Skiing Mammoth Hot Springs in Yellowstone
Mammoth Hot Springs is located in the north of Yellowstone National Park. Mammoth Hot Springs is open-year round and has incredible Nordic skiing opportunities from December to March. Cross-country skiing in Yellowstone is a great way to explore the park during the winter season. Enjoy the peace and solitude that comes with x-c skiing, take advantage of the snowy paradise that is the northern Rockies, and go explore Yellowstone in winter! Skiing is the perfect adventure for your next winter vacation in Yellowstone.
Ski Trails and Routes for Mammoth Hot Springs in Yellowstone:
Upper Terrace Loop Ski Trail
Mammoth Hot Springs are the largest travertine terraces in the world. Mammoth is called “Mammoth”, due to its enormous size. The Upper Terrace Loop of Mammoth circles the top portion of this unique geological feature. During the summer months, the loop is a one-way drive for visitors. For the winter season in Yellowstone, the Upper Terrace Loop is turned into a great cross-country ski route.
The trail starts at the parking lot at the Upper Terraces above Mammoth. We recommended taking the trail to the left and skiing the loop in a clockwise direction. The first major spring is Angel Terrace. Angel Terrace has become very active in recent months. As of December 2020, Angel Terrace is one of the most active springs in Mammoth. The first portion of the trail is a moderate climb. As you ascend, look for the spur trail to the Snow Pass Ski Trail. Continue past the intersection of Snow Pass and onto Orange Mound Spring. Orange Mound Spring is a huge hot spring formation that is only visible on skis or snowshoes in the winter. After Orange Mound Spring, the trail descends to the north and offers great views of the town of Mammoth or Fort Yellowstone. The town of Mammoth Hot Springs is actually an old military base, known as Fort Yellowstone. Continue along the ski track and back to the starting point. If feeling motivated, take your skis off and walk down to the overlook of Canary Springs.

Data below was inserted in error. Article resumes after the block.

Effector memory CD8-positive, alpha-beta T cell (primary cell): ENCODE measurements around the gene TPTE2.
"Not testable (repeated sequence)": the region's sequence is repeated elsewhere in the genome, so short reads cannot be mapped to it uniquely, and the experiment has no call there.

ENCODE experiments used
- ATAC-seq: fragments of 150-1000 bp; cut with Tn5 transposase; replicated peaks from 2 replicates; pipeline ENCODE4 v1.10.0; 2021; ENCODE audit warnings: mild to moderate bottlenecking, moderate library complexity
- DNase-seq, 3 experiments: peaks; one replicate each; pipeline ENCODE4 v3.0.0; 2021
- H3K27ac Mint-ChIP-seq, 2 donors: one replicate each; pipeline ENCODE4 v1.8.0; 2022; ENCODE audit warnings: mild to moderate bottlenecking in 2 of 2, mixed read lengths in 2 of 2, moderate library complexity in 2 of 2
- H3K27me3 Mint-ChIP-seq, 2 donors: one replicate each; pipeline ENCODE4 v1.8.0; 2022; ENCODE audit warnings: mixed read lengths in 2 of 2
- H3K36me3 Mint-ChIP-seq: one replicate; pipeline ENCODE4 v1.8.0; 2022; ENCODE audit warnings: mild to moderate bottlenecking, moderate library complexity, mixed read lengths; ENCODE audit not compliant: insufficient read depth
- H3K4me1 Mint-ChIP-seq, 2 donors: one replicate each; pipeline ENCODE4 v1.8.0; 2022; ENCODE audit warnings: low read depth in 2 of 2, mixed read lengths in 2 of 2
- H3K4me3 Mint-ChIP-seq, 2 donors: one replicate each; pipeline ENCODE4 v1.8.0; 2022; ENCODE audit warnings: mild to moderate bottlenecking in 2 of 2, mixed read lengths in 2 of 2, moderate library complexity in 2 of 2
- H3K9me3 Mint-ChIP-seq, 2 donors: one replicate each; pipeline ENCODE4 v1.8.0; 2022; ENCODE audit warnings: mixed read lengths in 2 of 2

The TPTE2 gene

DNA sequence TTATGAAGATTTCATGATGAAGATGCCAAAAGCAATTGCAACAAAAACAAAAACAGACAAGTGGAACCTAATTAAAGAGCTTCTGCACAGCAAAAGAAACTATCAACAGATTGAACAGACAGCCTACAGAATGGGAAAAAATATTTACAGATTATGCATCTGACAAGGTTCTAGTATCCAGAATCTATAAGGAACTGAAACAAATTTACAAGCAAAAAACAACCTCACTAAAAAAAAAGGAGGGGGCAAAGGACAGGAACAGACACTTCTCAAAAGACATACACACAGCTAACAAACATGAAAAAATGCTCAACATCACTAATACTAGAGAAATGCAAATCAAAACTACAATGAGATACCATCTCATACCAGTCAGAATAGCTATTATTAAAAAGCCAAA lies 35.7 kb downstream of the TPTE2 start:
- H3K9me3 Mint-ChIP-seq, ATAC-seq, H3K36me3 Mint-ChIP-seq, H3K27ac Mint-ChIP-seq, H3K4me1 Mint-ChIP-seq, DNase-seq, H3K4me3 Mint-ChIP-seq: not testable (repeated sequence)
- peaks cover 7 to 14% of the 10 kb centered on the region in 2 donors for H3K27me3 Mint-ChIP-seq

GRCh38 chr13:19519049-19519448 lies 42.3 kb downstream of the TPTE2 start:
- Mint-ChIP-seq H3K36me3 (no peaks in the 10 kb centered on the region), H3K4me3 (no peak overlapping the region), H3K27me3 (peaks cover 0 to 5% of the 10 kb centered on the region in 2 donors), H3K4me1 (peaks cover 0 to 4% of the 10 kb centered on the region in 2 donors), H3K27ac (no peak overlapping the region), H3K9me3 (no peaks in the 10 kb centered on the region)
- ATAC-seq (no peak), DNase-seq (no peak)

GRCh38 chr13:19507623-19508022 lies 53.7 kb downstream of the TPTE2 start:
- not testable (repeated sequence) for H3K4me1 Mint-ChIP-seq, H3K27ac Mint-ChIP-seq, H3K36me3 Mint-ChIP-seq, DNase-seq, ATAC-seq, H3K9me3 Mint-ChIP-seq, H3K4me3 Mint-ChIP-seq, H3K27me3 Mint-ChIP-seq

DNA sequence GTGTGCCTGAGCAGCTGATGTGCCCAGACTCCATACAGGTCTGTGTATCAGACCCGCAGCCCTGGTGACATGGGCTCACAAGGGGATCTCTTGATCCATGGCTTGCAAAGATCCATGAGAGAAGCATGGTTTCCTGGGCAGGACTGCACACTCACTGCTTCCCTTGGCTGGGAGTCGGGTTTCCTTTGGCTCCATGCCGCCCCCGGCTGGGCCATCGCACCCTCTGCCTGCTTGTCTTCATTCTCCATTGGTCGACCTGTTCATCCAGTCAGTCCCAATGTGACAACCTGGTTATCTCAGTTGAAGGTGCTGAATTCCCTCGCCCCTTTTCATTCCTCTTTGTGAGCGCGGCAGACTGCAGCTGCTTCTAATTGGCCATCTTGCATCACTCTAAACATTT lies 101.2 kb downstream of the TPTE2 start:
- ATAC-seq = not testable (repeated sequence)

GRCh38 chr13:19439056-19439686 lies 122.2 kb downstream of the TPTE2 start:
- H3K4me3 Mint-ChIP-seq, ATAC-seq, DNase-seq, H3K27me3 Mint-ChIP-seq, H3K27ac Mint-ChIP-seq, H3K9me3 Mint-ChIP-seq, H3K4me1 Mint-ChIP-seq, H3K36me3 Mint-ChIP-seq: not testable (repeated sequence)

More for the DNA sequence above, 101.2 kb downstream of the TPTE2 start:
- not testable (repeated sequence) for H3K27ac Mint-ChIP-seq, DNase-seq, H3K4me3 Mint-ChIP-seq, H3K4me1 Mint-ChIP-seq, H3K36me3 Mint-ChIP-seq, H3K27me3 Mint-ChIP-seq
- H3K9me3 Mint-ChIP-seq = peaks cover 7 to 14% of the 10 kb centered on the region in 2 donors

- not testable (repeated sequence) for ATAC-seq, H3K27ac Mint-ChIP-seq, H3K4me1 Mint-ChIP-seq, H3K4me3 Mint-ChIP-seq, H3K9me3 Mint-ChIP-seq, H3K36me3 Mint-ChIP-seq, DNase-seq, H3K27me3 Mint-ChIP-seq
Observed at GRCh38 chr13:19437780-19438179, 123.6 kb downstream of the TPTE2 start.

Length: 1.5 miles (2.4 KM)
Rated: Easiest to Difficult
Elevation: Approximately 200 feet (61 M)
Other: For a longer day be sure to connect the Snow Pass Trail from the Upper Terraces
Snow Pass Trail in Yellowstone
The Snow Pass Trail in Yellowstone is the route that takes you from Mammoth to the beginning of Swan Lake Flats. The Snow Pass Trail ascends 700 feet in 1.5 miles through a dense forest until it reaches the flats. At the top, enjoy the mountainous views of the Gallatin Range. The upper-portion of the trail is mellow and easy, following Glenn Creek for about 2.2 miles and back to the main road. To return back to the car, you can either retrace your tracks down Snow Pass, take the main-road down to Mammoth, or ski the Bunsen Peak Trail down the hill. Please be cautious when skiing down the Snow Pass Trail. There are sharp and icy corners with steep drop offs. When in doubt, take your skis off and walk down!
There are multiple starting locations for the Snow Pass Trail. You can take the Upper Terrace Loop Trail or park at the top of the Upper Terrace Parking Lot, ski up the main road, and connect with the trail on your right.
Snow Pass Trail Info:
Length: 4.2 miles (6.76 KM)
Rated: Easiest to Difficult
Elevation: 700 ft (213 M)
Other: Can be steep and icy. Use caution on the descents.
Bunsen Peak Road Trail
The elevation of Bunsen Peak in Yellowstone is 8563 ft. Bunsen Peak was named after Robert Bunsen, a German scientist, who theorized about the functions of earth’s geothermal activity. Bunsen Peak is a popular day hike in Yellowstone and an achievable summit for many tourists. The Bunsen Peak Road Trail is a 6 mile ski trail in Yellowstone. The ski route wraps around the mountain and is best skied as a loop that connects with the main road. The bottom portion of the trail is steep, curvy, and can have ice. Be cautious if descending in this direction. The upper areas of the Bunsen Peak Road Trail are mellow and easy. The Bunsen Peak Road Trail starts below the Upper Terraces at the YCC Facility or ski the main road to the trail intersection.
Length: 6 miles (9.6 KM)
Rated: Easy to Difficult
Elevation: 1120 Feet (341 M)
Notes: The Bunsen Peak Road is also a great mountain bike ride in the summer.
Sheepeater Ski Trail